[00:05:45] And I’ve said on this show before, if, , our two younger daughters decide after high school, not to go directly to college. I am okay with that. So thank you for that story. mine is similar. it’s also from us news and world report, and [00:06:00] mine is a story about people who are going to search for college.
[00:06:02] And so I’ve got, the middle daughter is going into high school this year and the conversation about college, what it could look like, even the conversation of. Decide you wanna do something different? That started two years ago. I am a first in my family to graduate from college. A college conversation really didn’t begin in our household until my sophomore year.
[00:06:25] And that was more focused on playing football as a entree into college, not one based upon academics. So I started really late. So when I read, the tips that are put together, This article is by Sammy Allen and his title tips for starting the college search from planning early to seeking now scholarships.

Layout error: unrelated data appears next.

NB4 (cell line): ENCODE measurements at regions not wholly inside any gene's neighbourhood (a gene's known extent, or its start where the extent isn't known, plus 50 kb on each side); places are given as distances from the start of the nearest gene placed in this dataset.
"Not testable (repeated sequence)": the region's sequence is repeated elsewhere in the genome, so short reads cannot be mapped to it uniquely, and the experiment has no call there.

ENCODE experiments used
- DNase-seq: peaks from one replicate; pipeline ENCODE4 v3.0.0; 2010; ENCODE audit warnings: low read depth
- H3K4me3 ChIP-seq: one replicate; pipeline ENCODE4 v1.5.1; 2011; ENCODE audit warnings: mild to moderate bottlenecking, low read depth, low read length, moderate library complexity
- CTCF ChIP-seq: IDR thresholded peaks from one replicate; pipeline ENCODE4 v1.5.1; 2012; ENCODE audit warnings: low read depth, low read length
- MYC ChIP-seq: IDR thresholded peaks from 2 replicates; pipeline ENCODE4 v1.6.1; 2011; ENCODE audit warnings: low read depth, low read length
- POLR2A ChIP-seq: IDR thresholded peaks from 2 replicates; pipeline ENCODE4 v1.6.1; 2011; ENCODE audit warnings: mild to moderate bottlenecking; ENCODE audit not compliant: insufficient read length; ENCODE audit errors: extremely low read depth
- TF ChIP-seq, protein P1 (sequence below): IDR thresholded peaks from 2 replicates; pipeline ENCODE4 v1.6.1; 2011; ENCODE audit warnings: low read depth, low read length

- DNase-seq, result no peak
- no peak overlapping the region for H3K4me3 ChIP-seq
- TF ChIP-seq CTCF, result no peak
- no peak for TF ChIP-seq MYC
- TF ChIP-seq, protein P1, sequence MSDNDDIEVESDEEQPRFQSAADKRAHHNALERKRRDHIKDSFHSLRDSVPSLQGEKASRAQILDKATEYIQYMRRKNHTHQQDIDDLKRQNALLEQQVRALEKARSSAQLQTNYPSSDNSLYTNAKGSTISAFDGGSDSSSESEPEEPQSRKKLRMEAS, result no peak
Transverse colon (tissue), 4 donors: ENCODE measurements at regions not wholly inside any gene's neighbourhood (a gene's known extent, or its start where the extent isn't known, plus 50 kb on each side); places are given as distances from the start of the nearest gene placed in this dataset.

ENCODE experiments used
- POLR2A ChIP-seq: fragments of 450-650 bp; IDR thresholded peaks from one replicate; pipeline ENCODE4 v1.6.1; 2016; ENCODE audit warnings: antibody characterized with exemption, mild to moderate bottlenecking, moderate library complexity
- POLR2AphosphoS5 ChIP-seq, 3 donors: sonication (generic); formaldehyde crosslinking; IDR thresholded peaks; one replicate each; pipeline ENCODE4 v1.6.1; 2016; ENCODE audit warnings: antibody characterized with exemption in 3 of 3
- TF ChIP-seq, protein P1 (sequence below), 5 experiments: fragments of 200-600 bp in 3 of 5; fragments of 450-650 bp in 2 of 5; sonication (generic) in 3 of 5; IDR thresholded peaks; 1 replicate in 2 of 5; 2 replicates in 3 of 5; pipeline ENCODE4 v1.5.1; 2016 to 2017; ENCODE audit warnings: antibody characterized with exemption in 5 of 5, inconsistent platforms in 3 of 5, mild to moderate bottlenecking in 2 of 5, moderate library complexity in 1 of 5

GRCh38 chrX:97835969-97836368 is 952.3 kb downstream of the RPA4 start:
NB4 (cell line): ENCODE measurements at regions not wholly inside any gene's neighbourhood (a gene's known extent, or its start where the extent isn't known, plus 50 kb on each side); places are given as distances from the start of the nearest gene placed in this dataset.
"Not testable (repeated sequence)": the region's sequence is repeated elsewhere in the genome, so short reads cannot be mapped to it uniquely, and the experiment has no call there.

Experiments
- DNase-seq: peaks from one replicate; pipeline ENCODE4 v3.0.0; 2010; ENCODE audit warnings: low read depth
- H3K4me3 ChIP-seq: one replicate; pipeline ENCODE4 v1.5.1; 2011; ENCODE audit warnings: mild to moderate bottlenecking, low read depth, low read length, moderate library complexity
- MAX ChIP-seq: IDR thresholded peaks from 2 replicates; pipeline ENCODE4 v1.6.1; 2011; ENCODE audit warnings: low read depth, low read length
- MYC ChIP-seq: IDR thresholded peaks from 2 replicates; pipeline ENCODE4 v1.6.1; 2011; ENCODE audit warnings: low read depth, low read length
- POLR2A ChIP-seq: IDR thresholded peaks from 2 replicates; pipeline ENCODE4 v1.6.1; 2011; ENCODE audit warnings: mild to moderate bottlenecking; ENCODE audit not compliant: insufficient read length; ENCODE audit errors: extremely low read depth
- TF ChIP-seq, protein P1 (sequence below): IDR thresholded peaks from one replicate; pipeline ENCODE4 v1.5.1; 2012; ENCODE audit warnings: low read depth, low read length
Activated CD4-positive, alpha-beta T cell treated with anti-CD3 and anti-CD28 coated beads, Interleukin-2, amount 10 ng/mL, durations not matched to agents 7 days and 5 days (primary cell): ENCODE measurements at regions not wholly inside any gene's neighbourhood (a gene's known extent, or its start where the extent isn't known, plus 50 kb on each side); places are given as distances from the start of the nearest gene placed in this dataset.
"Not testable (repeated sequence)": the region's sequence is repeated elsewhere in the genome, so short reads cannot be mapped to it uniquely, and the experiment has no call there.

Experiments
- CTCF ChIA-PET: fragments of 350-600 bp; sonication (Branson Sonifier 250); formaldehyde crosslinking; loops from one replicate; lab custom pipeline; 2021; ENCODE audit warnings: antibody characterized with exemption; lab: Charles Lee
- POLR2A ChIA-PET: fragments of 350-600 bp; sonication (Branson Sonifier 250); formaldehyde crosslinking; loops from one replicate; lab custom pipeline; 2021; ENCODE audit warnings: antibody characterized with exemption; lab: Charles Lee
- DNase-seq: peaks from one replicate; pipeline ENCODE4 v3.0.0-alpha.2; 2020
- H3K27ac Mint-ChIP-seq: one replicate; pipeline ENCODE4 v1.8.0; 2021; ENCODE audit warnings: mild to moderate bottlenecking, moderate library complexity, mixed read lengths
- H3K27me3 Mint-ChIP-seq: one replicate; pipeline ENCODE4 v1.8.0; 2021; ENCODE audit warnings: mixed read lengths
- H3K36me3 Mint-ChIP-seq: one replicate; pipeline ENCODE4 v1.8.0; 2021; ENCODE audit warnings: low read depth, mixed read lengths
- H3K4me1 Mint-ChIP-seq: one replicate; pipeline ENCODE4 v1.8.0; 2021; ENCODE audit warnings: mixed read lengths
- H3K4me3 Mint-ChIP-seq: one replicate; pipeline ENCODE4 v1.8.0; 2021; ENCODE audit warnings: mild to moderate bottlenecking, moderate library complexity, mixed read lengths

[00:06:42] These seven tips will help you find a good college fit. And so number one is planning early and having. And worked in the school reform space for nearly 30 years. I can tell you many parents have not had a honest conversation with themselves, their family, or their child about [00:07:00] what college should look like until they’re in high school.
[00:07:03] So one recommendation from Paul Payton, who is in assistant director of admissions at Claplan university of South Carolina, one of our HBCUs, she said beginning. College selection process. And the ninth grade, gives students four years to search every college that you feel you. to be a part of this also gives you a chance to talk to recruiters and college planning experts, and also set up long term goals.